Many of us have been touched by the sudden death of a loved one or a close friend, lost to a self-inflicted cause. When we hear about such events, it spurs many emotions and questions. Did we see the signs? Could we have helped prevent this from happening?
The answers do not come easily. Ultimately, we come to terms with the realization that it happened and that there may never be answers. At least none that will make us feel any better about the loss.
According to the Suicide Prevention Coalition of Colorado, suicide claims the lives of over 31,000 people in the United States each year. The biggest tragedy is that this “major public health problem” as described by the US Surgeon General, is preventable.
The week of September 9th is National Suicide Prevention week. There are many resources available year-round, but during this particular week, they are highlighted to illustrate the variety of tools available to anyone searching for solutions.
On a national level, there are organizations such as the American Foundation for Suicide Prevention (afsp.org); Suicide Awareness Voices of Education (save.org), and, there are 24-hour call centers staffed by mental health professionals with one goal, to help prevent suicide. The Suicide Prevention Lifeline (suicidepreventionlifeline.org) is one such organization that offers free and confidential support for anyone in distress. They can be reached at (800) 273-8255. The National Suicide Hotline is also available at (800) 273-8255 (TALK).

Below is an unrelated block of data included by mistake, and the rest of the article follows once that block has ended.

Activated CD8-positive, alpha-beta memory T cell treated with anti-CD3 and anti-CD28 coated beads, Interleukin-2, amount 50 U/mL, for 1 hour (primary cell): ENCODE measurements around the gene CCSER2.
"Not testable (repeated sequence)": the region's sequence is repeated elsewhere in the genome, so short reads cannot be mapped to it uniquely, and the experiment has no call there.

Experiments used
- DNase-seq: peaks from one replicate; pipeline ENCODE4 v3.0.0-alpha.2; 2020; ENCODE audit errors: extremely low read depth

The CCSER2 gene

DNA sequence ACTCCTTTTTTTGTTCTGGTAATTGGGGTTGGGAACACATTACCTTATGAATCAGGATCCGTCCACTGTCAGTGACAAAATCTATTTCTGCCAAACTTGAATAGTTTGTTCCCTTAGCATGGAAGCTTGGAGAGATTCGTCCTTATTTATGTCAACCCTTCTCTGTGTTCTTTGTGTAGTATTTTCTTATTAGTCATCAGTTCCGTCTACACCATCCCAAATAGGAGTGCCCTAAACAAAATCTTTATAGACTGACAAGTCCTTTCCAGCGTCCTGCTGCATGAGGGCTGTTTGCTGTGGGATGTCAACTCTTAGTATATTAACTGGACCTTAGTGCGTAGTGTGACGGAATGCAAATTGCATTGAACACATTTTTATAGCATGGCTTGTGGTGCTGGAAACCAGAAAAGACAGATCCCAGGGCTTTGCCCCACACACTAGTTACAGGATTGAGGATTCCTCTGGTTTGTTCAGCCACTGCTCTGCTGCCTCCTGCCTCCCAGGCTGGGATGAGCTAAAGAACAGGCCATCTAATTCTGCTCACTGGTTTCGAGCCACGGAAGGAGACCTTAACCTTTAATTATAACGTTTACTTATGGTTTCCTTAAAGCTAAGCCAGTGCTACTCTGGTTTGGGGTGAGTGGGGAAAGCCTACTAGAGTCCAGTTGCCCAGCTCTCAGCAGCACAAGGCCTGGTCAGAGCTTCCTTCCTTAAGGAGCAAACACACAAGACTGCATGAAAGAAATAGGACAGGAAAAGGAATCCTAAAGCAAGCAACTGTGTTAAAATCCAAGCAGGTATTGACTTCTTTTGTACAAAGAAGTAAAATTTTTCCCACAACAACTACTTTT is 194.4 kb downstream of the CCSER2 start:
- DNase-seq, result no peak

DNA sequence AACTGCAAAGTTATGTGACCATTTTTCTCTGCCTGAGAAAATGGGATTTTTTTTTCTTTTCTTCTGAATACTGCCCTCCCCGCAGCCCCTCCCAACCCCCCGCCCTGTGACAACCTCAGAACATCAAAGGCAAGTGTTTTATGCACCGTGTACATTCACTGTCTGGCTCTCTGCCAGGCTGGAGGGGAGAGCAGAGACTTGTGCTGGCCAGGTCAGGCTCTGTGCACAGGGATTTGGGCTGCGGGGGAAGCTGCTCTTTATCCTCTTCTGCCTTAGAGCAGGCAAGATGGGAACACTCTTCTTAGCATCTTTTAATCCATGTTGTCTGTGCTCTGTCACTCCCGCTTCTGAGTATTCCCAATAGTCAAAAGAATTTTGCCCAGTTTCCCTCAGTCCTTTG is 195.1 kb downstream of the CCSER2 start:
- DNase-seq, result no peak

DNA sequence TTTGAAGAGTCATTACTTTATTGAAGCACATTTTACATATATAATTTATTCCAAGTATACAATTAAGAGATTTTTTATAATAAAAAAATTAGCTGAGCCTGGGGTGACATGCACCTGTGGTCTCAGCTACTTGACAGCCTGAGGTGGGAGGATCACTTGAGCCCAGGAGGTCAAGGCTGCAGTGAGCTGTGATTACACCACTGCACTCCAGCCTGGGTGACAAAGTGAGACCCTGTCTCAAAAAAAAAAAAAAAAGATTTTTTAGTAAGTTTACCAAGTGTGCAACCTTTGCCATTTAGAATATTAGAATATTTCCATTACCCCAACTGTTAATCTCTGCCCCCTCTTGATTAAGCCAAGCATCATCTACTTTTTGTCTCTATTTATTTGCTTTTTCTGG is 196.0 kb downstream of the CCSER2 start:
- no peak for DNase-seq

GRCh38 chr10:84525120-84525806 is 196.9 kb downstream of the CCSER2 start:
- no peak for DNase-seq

Locally, Grand County has counseling services available through Mind Springs Health (mindspringshealth.org), with Mental Health Navigators available to help with any situation. There are also several individual, licensed professionals in the county that specialize in assistance and prevention.
Grand County’s population is generally a “tougher” breed, and many resist the offer of assistance, often leaning toward “fixing it themselves”. But no one is completely immune from feelings of hopelessness and despair. If you or a loved one is experiencing these emotions, know that help could be just a phone call away.
The impact of suicide is far reaching, affecting friends and family as well as community. While things may seem hopeless at the time, it is important to remember that things can and will get better. There is no shame in asking for help – we all need it from time to time.